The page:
As my dear readers may (or may not) know, I, Fat Geisha, have been taking lessons in Japanese, because I figured I could not really call myself "Fat Geisha" unless I can speak some Japanese. Of course, I have picked up some choice words from my excessive watching of Japanese dramas (many featuring Takuya) and Japan Hour, such as "Oiishi!" (delicious), "Itadakimasu" (Thank you for the meal) and of course famous Japanese words which have entered into our general lexicon like "Sayonara" (goodbye), "Arigato" (Thank you), "Sumimasen" (Excuse me), "Chotomate" (Please wait awhile), etc. But still, such limited vocabulary can only get me so far.
In view of my intention to visit Japan several more times during my lifetime, it would certainly be useful to read and speak some basic conversational Japanese (although we did not suffer unduly on our previous visits due to lack of knowledge. Gesturing like a mad person works too.). So with this in mind, I started my once-a-week lessons at Ikoma Language School about one and a half months ago.
Other than the fact that I am one of the oldest students in the class, and may be even older than the teacher herself (HORRIFYING thought), I have so far really enjoyed myself learning the Hiragana alphabets and new vocabulary. Imagine my delight when I recently learned the word for shopping which is "kaimono" (かいもの）!! The following week, my new vocabulary included "kaban" （かばん）- BAGS! And I got even more excited when our Sensei (teacher) taught us how to ask for prices in shops: "Ikura desu ka?" （いくらですか？） (How much does it cost?) The stars have aligned and I was all ready to fly to Japan immediately and start shopping armed with these 3 phrases.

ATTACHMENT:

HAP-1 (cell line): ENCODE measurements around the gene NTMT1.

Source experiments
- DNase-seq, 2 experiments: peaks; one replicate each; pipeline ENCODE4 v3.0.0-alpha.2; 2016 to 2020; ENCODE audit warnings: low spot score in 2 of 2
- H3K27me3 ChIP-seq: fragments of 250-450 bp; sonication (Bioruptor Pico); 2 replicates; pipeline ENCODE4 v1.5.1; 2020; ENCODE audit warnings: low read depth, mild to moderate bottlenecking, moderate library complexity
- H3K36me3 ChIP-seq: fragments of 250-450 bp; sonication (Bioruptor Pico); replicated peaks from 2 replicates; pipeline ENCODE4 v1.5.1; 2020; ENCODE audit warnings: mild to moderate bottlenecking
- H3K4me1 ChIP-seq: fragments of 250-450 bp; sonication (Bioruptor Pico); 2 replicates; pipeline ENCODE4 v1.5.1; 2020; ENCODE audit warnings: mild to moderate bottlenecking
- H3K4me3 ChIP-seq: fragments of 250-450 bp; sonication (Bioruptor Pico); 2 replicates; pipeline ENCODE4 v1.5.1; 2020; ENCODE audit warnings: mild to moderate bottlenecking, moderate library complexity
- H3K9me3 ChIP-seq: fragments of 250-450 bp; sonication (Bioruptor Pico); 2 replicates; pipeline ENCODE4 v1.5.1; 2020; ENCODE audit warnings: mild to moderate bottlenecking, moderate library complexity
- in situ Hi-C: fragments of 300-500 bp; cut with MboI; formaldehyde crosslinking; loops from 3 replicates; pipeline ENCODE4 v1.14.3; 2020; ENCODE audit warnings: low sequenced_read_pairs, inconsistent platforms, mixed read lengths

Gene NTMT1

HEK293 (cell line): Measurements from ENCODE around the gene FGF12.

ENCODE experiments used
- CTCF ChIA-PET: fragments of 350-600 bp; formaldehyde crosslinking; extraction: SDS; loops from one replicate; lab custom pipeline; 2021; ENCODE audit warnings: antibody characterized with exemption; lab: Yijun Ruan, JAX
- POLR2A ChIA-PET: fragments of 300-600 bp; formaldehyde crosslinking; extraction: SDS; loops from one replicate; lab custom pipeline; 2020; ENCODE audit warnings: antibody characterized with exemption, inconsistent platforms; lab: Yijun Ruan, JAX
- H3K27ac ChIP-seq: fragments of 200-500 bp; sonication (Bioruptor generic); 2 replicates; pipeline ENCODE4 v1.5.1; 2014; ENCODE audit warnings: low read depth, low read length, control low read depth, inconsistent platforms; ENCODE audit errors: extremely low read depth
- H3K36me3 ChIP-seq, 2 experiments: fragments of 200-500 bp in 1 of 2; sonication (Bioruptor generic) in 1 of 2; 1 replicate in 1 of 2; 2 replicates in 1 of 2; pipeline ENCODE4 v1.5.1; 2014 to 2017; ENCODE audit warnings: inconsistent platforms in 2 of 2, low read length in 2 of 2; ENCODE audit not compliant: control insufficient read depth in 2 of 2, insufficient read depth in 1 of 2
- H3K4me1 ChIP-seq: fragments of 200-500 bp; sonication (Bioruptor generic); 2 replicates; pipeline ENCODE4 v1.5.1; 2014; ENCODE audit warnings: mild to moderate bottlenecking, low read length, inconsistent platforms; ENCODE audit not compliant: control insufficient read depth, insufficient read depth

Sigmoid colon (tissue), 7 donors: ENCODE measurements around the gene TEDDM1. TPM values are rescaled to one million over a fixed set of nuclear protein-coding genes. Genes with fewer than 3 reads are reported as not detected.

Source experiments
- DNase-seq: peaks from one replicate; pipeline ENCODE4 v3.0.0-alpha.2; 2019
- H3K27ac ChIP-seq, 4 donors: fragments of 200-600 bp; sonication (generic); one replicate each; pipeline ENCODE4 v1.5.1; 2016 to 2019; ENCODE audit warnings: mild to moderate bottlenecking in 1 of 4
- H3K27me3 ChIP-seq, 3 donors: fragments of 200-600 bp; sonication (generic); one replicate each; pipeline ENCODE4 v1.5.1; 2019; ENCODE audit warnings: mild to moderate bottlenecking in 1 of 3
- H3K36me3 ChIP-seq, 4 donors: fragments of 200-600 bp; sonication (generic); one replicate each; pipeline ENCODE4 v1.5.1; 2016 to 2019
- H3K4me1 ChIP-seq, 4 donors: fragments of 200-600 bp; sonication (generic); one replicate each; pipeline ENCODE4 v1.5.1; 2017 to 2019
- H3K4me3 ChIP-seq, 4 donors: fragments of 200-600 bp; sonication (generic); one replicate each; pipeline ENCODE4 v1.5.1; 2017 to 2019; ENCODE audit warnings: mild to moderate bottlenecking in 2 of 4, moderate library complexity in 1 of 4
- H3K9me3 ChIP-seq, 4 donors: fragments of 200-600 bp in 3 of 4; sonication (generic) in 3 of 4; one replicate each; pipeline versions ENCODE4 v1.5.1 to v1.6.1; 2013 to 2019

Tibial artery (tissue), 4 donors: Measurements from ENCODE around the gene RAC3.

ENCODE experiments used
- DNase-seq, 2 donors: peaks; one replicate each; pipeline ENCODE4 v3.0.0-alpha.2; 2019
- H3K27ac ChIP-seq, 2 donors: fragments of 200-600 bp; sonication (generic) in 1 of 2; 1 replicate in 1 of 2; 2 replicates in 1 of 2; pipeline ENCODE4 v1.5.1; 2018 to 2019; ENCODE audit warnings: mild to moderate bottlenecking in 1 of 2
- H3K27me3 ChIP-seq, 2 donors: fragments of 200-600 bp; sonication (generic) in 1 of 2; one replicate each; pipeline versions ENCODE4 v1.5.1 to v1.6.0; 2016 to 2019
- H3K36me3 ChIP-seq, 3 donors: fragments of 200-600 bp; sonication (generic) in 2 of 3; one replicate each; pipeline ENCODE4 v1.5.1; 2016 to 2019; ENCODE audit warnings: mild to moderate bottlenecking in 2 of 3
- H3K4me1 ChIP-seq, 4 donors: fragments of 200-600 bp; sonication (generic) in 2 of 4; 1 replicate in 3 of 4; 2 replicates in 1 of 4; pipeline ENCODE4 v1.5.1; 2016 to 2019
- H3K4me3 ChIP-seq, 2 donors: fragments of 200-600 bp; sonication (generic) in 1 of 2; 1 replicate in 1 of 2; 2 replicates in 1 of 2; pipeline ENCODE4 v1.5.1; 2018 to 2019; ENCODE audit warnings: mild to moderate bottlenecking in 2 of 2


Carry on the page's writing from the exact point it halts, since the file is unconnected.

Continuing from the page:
Spoiling my party, Samurai T wisely pointed out "So what if you ask in Japanese but you do not understand their answers?" To clarify, I have already learnt my Japanese numbers up to MILLIONS, but putting them together is a veritable nightmare. One to ten is not an issue of course (ichi, ni, san, yon, go, roku, nana, hachi, kyu, ju...) but the brain comes to a halt when we reach the 10,000 mark. In English, the "thousand" unit is used from 1,000 - 999,999, before "million" becomes the next unit. The Japanese, like the Chinese, has a new unit for 10,000 known as "man" （まん）and everything after that is counted in units of "man". For example, 100,000 = ju man (or 10 "man") and 1,000,000 = hyaku man (or 100 "man"). So something like 43,689 would translate into "yon man san zen ro-pyaku hachi ju kyu". Spoken very fast, or, at the speed of a local Japanese would likely send me into asylum.
"How to shop like that?" I moan, very distressed. Samurai T, the smart ass, replies, "Just whip out the calculator and start pressing, like everybody else."